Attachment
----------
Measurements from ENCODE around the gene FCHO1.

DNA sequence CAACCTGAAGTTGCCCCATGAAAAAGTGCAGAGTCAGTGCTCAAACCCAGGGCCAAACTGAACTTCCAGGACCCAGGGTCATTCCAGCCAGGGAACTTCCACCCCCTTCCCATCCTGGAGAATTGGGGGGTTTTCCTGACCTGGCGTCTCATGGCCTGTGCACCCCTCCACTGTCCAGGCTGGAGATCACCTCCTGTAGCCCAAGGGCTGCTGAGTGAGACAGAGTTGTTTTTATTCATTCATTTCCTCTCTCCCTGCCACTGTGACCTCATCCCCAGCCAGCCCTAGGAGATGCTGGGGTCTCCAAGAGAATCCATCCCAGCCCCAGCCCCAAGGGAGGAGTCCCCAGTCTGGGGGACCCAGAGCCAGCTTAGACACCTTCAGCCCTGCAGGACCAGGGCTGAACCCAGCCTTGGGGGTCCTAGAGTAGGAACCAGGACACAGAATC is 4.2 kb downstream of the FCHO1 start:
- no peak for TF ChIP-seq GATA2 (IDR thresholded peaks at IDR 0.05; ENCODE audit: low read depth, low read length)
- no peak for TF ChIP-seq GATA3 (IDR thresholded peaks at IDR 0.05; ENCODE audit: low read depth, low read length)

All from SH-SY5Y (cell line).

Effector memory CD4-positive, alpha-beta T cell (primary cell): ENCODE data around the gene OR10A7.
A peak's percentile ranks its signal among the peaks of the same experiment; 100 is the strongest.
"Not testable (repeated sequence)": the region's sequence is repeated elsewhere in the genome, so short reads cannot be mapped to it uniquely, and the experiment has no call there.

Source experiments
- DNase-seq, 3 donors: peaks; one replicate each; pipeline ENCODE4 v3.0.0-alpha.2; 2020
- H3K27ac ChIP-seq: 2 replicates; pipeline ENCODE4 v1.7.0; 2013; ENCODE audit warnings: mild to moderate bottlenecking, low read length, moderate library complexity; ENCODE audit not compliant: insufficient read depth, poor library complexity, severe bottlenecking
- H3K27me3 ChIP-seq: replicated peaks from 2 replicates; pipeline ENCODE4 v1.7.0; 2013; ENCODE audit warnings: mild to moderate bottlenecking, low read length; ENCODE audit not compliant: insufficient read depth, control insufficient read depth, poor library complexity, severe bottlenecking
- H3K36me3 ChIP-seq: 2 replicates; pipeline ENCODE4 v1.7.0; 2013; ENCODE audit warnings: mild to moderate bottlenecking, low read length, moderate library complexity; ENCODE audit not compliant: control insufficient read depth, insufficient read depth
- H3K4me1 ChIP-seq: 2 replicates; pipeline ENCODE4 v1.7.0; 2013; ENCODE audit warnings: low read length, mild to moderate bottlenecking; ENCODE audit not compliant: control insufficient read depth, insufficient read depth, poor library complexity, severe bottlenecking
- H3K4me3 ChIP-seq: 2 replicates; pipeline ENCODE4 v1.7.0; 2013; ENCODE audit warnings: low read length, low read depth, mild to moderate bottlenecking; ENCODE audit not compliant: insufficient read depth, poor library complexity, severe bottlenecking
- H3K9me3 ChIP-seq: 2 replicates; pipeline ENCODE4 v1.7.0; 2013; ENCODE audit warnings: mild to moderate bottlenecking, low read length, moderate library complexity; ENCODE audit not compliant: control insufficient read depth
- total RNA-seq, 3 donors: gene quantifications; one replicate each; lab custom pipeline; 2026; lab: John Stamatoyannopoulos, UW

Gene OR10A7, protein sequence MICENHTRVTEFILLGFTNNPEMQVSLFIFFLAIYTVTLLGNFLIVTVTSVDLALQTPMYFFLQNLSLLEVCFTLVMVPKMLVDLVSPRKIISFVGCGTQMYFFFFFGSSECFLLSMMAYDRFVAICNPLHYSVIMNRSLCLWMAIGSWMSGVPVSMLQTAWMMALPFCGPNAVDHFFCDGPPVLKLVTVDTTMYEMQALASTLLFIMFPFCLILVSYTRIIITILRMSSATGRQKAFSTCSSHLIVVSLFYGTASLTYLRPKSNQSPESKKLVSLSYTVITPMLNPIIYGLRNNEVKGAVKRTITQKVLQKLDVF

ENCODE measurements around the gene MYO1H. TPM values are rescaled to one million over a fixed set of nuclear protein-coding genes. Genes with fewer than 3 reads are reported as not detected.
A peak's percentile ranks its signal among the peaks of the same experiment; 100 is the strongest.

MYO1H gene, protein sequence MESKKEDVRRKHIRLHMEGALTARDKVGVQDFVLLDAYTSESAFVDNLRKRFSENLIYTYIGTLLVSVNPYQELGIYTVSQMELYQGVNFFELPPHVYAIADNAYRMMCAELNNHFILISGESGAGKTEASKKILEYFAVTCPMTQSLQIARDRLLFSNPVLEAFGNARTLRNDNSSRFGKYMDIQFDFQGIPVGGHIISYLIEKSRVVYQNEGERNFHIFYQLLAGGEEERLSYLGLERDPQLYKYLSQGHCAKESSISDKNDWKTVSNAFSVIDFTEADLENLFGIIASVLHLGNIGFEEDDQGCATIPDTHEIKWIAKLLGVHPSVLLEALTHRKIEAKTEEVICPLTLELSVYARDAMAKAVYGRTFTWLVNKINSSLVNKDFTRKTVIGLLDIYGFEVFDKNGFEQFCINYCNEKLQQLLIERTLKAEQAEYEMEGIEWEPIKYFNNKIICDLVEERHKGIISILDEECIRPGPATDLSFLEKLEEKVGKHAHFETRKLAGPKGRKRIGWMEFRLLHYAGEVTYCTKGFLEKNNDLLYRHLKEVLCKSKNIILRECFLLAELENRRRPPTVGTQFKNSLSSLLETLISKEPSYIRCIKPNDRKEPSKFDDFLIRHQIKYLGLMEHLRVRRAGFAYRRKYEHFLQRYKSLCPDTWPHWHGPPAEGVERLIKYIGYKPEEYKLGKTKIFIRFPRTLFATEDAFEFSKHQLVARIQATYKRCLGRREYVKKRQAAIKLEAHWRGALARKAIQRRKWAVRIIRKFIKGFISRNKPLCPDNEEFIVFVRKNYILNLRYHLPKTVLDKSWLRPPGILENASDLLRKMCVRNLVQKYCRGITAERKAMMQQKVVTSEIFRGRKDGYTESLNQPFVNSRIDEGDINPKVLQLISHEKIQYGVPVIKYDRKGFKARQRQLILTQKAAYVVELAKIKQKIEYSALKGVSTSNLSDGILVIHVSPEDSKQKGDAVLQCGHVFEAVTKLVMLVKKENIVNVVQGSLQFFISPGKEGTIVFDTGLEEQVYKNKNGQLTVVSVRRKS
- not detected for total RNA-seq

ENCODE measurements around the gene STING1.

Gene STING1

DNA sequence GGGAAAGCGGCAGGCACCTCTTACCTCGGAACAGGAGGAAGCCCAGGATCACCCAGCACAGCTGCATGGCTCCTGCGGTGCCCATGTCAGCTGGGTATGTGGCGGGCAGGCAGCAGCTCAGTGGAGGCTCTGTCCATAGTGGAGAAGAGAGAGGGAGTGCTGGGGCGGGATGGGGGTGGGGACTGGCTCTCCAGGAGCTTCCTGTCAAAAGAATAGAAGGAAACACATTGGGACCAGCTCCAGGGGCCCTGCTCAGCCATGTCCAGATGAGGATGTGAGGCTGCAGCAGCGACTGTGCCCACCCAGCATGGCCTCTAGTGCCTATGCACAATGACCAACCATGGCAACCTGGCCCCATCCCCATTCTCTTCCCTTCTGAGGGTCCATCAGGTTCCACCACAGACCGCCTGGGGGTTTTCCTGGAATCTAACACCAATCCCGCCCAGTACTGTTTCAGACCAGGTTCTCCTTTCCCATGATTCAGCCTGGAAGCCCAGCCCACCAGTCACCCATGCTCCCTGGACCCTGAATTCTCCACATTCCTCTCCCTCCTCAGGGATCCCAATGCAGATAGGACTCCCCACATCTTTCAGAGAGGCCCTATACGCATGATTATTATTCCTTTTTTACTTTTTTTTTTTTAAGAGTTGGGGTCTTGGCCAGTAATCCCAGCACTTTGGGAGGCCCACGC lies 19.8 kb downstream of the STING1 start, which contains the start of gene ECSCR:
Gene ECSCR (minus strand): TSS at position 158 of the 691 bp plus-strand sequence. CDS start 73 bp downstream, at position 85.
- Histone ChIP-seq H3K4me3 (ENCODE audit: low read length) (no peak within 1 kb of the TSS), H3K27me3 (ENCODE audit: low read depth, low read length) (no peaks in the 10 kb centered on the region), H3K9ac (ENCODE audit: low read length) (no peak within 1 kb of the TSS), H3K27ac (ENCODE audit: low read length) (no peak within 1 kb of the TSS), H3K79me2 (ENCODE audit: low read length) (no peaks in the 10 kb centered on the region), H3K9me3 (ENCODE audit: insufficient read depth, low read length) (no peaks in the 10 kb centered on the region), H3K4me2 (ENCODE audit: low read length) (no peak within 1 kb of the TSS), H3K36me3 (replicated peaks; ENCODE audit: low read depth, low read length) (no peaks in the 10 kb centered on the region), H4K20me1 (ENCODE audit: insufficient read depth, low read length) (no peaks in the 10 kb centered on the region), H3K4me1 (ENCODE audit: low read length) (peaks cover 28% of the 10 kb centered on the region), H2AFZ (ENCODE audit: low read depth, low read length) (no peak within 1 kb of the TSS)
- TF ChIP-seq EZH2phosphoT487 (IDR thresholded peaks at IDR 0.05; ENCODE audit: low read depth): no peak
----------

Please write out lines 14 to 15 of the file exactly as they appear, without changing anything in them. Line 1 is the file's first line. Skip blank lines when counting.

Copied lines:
- H3K4me1 ChIP-seq: 2 replicates; pipeline ENCODE4 v1.7.0; 2013; ENCODE audit warnings: low read length, mild to moderate bottlenecking; ENCODE audit not compliant: control insufficient read depth, insufficient read depth, poor library complexity, severe bottlenecking
- H3K4me3 ChIP-seq: 2 replicates; pipeline ENCODE4 v1.7.0; 2013; ENCODE audit warnings: low read length, low read depth, mild to moderate bottlenecking; ENCODE audit not compliant: insufficient read depth, poor library complexity, severe bottlenecking